A study of swimming as sport, survival method, basis for community, and route to physical and mental well-being.

For Bay Area writer Tsui (American Chinatown: A People's History of Five Neighborhoods, 2009), swimming is in her blood. As she recounts, her parents met in a Hong Kong swimming pool, and she often visited the beach as a child and competed on a swim team in high school. Midway through the engaging narrative, the author explains how she rejoined the team at age 40, just as her 6-year-old was signing up for the first time. Chronicling her interviews with scientists and swimmers alike, Tsui notes the many health benefits of swimming, some of which are mental. Swimmers often achieve the “flow” state and get their best ideas while in the water. Her travels took her from the California coast, where she dove for abalone and swam from Alcatraz back to San Francisco, to Tokyo, where she heard about the “samurai swimming” martial arts tradition. In Iceland, she met Guðlaugur Friðþórsson, a local celebrity who, in 1984, survived six hours in a winter sea after his fishing vessel capsized, earning him the nickname “the human seal.” Although humans are generally adapted to life on land, the author discovered that some have extra advantages in the water. The Bajau people of Indonesia, for instance, can do 10-minute free dives while hunting because their spleens are 50% larger than average. For most, though, it’s simply a matter of practice. Tsui discussed swimming with Dara Torres, who became the oldest Olympic swimmer at age 41, and swam with Kim Chambers, one of the few people to complete the daunting Oceans Seven marathon swim challenge. Drawing on personal experience, history, biology, and social science, the author conveys the appeal of “an unflinching giving-over to an element” and makes a convincing case for broader access to swimming education (372,000 people still drown annually).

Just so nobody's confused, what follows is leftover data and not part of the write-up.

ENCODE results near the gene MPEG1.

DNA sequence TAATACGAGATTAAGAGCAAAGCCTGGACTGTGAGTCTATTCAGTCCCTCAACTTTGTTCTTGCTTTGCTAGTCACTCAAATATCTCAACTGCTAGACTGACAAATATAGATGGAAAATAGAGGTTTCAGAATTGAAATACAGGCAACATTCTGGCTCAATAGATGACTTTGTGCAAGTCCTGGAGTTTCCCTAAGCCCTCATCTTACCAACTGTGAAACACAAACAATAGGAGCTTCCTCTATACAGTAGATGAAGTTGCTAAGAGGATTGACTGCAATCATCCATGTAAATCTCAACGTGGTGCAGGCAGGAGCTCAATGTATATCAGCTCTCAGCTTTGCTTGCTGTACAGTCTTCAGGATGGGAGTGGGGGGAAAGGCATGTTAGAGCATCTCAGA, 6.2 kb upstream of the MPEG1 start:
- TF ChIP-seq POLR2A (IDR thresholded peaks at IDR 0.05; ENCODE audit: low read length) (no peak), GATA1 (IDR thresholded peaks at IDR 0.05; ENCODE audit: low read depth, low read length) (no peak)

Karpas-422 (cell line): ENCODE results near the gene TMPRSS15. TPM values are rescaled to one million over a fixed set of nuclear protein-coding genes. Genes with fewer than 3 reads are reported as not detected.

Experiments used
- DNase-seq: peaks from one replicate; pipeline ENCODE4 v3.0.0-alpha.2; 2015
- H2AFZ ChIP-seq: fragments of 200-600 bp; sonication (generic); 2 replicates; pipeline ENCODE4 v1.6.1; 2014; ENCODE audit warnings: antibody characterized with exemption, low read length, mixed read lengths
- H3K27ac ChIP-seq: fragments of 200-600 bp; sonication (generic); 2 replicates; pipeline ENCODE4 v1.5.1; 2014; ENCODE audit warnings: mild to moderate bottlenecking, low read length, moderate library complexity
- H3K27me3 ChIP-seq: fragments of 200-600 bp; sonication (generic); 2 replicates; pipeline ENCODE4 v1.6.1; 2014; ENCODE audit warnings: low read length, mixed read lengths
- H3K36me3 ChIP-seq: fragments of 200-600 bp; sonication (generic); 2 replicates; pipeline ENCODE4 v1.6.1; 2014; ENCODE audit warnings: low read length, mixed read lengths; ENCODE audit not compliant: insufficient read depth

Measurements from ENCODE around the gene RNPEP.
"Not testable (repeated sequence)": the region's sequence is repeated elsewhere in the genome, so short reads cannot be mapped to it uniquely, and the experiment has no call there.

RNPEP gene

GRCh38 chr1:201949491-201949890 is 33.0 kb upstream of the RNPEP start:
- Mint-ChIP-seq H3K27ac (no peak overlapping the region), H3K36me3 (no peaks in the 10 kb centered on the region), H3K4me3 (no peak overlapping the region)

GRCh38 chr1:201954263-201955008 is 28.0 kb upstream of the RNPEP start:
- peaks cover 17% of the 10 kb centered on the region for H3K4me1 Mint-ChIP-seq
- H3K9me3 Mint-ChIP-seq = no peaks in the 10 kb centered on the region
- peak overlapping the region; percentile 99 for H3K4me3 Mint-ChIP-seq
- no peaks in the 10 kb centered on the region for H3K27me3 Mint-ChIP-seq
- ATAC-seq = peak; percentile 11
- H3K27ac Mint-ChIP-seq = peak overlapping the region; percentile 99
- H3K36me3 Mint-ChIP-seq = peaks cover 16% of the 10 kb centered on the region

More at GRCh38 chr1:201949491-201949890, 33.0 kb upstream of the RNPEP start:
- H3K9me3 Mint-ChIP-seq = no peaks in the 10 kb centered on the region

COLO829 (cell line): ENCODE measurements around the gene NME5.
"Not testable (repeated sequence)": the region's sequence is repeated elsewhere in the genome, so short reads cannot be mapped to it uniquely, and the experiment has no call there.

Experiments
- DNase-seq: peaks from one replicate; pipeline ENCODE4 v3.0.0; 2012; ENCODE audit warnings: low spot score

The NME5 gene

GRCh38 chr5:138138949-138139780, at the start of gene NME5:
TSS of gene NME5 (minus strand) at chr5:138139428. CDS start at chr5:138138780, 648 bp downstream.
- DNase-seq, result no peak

An absorbing, wide-ranging story of humans’ relationship with the water.

Pub Date: April 14, 2020

ISBN: 978-1-61620-786-1

Page Count: 288

Publisher: Algonquin

Review Posted Online: Jan. 5, 2020

Kirkus Reviews Issue: Feb. 1, 2020

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Unsentimental nature writing that sheds as much light on humans as on eels.